The Hong Kong Investment Fund Association (HKIFA) is mulling various incentives to entice Hong Kong's retail community to save more for retirement, such as introducing a tax-free scheme or even a government matching programme.
Bruno Lee, chairman of the HKIFA unit trust sub-committee, and his 10-strong team are overseeing these efforts, which are still in their preliminary stages.
Hong Kong remains behind developed market counterparts when it comes to retirement savings, says Lee, who is also Asia ex-Japan head of retail at Fidelity Worldwide Investment. At present, apart from private savings, the only publicaly available options for retirement savings are through social security schemes and Hong Kong's Mandatory Provident Fund (MPF).
Yet in the US, UK and Japan, capital invested in individual retirement accounts (IRAs) is tax-free or deferred up to a certain amount. There are also matching schemes, such as Fidelity's 401K plan in the US, in which a company will match an employee's contribution in the savings plan.
It's important that Hong Kong catches up to its developed market counterparts, Lee says, otherwise people will not have enough in retirement savings and governments will have difficulty meeting liabilites.
"We're thinking about what kind of incentives will encourage people to save more, and will people even respond to these incentives," Lee says. "We're trying to help the Hong Kong [population] look at any opportunities to develop their retirement savings."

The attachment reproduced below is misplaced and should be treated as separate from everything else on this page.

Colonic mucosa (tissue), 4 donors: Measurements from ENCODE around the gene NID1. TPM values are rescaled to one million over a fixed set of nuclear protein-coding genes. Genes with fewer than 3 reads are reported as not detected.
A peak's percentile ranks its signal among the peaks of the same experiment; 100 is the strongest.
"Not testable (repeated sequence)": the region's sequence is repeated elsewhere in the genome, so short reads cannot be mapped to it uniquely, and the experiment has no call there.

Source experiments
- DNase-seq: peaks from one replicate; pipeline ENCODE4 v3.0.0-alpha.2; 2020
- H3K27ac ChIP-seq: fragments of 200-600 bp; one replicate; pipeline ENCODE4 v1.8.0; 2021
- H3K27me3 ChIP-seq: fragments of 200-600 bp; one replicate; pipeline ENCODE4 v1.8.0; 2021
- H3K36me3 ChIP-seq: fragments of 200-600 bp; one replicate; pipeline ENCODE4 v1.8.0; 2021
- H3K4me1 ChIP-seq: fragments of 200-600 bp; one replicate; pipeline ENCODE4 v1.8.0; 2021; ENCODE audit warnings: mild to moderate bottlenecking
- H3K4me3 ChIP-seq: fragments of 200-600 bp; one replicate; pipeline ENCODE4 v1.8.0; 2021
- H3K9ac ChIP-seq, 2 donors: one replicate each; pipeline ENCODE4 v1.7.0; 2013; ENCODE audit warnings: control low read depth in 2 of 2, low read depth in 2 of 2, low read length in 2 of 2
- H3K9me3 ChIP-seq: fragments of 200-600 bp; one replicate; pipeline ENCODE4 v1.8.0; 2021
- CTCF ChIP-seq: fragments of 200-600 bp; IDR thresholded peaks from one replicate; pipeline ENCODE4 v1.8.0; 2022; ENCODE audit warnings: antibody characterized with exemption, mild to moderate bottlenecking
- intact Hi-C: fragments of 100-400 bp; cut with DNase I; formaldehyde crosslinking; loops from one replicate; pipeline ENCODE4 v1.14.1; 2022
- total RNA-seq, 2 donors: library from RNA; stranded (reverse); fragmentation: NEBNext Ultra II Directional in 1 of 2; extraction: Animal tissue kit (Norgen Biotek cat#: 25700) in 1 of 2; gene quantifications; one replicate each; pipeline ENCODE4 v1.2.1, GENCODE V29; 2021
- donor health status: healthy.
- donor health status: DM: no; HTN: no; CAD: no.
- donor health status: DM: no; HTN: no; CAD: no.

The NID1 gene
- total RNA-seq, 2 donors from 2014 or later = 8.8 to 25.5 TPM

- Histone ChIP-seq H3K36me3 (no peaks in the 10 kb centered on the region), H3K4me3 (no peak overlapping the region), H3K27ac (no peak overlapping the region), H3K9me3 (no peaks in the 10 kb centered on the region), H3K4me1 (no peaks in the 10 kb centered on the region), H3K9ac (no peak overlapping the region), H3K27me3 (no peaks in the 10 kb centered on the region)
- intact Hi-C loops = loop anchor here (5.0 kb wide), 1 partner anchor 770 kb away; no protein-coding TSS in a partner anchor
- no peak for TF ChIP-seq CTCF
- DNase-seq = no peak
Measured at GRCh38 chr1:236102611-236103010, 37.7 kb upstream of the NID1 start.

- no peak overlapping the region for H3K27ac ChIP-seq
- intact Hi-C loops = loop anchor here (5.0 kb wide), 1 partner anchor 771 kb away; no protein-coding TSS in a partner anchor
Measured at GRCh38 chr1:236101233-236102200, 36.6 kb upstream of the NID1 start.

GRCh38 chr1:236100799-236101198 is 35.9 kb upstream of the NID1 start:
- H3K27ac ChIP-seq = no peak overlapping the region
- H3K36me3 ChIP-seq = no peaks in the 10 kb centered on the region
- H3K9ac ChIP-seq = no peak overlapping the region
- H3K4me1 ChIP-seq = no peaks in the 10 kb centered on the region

It's difficult to gauge how the city's populace will react to savings incentives such as tax-free savings or a government-matching programme. The MPF scheme is not popular in Hong Kong – one attendee at a conference spelled out to AsianInvestor that investors would rather put their money to work in the stock market or in property as opposed to being forced to invest in a pension.
So it's possible that incentives may not entice retail investors to increase their savings.
One issue that will undoubtedly surface is cost. Lee acknowledges the cost of the incentives will hit local governments in the near term. But he argues that long-term benefits outweigh near-term costs – retail investors saving more could reduce future government liabilities, as there will be less pressure on them to support ageing populations.
To get an idea of what would appeal to the city's retail investors, HKIFA is planning on sending out a survey, after partnering a research firm.
Lee hopes the survey will reveal the thinking of the local retail community. He did not say when the survey will be completed.